Under the guise of working very, very hard to test Apple’s latest smartwatch, the Series 7, I’ve spent a lot of time biking over the past two weeks. Nearly all the new additions revolve around making it more bike-friendly, with improved fall detection algorithms for cycling and the ability to more accurately measure calories burned while riding an electric bike versus a regular bike. Plus, this Apple Watch is more dust-resistant than ever and has stronger glass protecting the screen.
These bike-friendly features are excellent. I have plenty of electric and analog bikes to test it with, and I’ve found that the Series 7 auto-detects either as Outdoor Cycling very swiftly. It auto-pauses and resumes too, allowing me to run errands while biking around my neighborhood.
But after trying to parse the different cycling workouts in Apple’s Fitness app, I started to realize that the new algorithm … doesn’t really matter. Ebiking is tremendously variable, by design. Just like on a regular bike, you can shift up or down, and you can toggle electric assistance on or off. You can amble on an analog bike to the store, or ride a mini ebike in the skate park. If you’re not riding an electric bike next to someone riding an analog bike, making a direct comparison is really hard.
That’s how I feel about most of the improvements on the Apple Watch Series 7. I can see how they would be useful, but in real life, the utility of those improvements is limited to fewer and fewer people. It’s not that the Series 7 is bad. Certainly, it’s better to make incremental improvements to a beloved piece of hardware rather than shoehorn in new features just for the sake of novelty. Still, that makes reviews much less exciting.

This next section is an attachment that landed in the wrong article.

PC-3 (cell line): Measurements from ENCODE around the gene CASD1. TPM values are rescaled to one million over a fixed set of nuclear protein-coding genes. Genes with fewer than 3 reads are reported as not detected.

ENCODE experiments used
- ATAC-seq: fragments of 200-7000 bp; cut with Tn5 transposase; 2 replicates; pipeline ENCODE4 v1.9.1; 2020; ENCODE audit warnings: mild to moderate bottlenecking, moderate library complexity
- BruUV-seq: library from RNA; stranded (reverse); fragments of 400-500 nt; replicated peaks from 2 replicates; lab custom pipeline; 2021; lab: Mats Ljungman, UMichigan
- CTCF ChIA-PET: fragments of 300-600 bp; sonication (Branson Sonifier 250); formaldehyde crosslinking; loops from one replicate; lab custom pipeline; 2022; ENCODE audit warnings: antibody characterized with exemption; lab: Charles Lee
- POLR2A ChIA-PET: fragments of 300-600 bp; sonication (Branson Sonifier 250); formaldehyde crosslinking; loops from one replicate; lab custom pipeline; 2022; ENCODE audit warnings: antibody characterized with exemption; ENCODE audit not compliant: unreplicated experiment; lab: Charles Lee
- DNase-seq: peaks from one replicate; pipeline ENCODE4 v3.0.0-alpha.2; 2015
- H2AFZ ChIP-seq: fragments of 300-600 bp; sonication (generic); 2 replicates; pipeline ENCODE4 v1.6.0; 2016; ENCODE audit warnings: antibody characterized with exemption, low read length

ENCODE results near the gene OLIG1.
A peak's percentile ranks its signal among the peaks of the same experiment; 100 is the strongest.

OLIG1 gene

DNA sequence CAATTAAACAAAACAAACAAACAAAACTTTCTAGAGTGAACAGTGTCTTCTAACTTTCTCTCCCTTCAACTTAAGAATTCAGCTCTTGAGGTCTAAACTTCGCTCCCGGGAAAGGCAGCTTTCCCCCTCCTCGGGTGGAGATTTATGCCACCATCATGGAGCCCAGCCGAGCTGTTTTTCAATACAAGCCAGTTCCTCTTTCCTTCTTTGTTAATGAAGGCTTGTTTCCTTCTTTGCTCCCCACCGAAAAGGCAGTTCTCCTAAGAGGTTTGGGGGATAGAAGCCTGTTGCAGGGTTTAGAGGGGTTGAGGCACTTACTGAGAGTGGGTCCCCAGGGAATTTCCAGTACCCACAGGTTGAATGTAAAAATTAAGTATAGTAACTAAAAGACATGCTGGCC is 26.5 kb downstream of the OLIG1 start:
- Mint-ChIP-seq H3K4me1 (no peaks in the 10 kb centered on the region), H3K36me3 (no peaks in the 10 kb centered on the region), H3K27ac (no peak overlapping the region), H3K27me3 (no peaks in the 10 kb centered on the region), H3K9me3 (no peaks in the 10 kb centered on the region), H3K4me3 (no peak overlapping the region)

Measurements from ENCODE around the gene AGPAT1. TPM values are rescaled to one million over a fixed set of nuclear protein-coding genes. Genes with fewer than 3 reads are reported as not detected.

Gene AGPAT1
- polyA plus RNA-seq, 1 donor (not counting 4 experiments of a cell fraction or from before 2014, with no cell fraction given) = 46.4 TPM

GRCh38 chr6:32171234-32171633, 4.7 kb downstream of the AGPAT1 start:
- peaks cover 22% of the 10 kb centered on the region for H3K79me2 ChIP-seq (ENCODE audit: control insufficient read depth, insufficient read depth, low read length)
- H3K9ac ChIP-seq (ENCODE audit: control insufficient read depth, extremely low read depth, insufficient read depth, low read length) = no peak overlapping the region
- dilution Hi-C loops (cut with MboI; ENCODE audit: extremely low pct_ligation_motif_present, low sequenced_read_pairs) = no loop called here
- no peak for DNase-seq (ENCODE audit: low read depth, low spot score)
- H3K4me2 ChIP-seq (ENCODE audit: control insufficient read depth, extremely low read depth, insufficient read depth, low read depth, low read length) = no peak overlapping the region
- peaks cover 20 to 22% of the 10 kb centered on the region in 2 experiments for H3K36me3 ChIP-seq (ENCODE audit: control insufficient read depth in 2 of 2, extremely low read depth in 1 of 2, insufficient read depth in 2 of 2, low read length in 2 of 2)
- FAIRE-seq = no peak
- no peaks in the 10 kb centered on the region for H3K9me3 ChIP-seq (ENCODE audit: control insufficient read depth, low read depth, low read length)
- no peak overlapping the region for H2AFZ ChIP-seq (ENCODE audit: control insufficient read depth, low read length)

This year, the aluminum case comes in four new, updated colors—midnight (which appears to be more dark-bluish than black), starlight, green, and blue. I picked starlight, which has a slightly pinkish silver tone that would go very well with the new pink iPad Mini.
The standout feature is an updated display. It’s 20 percent bigger than the Series 6 display with smaller bezels around the screen. Placed next to my 40-mm Series 6, the case of the 41-mm Series 7 doesn’t look noticeably larger. The screen itself, however, is bigger and brighter.
Apple’s proprietary faces emphasize the smaller bezels. But if you ask me, the best way to take advantage of every speck of real estate is to set a portrait photo as your watch face on that bright, brilliant display. Apple’s new Contour face, which squishes the hour marks on a watch face right up to the edge of the bezel, looks ridiculous. No one tells time like that.
The Series 7 has a new refractive edge that makes the display appear to wrap around the case. This is kind of neat. I can definitely see the Series 7’s display at far more oblique angles than the Series 6’s. I thought I might use it for Fitness+ workouts, but it turns out that I still have to turn my wrist to see anything useful. It’s mainly just to assure yourself that the watch is on and recording your workouts.